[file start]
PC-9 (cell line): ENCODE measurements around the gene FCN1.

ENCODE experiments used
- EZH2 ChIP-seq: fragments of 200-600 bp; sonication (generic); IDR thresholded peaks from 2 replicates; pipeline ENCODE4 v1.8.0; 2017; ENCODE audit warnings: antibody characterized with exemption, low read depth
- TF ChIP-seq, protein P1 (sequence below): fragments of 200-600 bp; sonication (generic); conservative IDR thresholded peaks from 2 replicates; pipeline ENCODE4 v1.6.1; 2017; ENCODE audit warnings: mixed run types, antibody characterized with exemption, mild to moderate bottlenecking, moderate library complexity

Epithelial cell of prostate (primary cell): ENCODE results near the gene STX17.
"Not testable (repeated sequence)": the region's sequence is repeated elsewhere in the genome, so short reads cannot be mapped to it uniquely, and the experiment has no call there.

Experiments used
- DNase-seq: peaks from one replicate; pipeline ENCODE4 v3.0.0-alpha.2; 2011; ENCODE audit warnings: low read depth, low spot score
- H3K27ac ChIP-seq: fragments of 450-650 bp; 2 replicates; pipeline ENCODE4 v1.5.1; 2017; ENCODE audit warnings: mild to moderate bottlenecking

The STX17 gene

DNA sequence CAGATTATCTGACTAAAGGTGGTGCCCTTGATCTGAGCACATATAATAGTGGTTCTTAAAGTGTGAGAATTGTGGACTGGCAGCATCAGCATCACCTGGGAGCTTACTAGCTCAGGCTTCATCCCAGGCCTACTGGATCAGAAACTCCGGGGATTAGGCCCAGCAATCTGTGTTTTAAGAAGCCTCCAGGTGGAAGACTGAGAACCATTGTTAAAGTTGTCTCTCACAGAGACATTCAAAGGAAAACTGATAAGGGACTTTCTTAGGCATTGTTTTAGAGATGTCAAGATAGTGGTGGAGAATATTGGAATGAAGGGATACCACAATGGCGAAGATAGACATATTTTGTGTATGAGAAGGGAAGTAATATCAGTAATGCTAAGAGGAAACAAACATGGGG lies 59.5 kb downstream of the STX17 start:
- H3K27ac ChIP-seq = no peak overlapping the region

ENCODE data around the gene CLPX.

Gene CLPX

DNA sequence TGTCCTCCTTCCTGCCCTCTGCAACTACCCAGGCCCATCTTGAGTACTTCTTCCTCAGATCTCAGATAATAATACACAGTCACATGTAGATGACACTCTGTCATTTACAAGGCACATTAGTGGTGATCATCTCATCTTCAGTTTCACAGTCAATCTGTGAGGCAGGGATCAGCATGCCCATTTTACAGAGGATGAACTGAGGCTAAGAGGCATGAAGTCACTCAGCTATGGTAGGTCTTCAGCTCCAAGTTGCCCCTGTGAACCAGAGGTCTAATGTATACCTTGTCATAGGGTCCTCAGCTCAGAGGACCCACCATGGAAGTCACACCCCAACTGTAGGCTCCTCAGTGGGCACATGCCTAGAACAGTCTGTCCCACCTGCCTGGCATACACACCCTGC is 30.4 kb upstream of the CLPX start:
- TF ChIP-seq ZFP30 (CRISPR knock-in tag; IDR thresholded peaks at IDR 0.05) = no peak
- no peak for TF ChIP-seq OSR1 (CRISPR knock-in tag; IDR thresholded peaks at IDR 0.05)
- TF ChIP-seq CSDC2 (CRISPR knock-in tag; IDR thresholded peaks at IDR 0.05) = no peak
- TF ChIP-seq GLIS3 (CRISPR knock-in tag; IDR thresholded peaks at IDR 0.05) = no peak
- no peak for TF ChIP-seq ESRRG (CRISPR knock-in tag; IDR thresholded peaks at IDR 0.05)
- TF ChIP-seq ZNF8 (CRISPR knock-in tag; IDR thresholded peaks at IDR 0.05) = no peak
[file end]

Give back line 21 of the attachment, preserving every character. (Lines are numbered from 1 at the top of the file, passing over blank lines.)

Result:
- TF ChIP-seq ZNF8 (CRISPR knock-in tag; IDR thresholded peaks at IDR 0.05) = no peak